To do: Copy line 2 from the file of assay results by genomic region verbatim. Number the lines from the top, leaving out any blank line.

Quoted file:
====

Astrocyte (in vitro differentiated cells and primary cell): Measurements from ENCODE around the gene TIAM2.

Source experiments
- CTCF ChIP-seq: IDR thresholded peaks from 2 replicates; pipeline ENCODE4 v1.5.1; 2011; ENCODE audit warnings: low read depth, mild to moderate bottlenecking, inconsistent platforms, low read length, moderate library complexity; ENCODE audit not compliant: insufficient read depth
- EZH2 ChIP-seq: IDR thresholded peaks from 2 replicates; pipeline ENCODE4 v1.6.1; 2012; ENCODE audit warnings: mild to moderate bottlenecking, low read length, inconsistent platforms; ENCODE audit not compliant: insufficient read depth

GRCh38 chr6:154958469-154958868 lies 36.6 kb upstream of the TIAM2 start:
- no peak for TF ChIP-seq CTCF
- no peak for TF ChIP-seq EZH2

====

Source experiments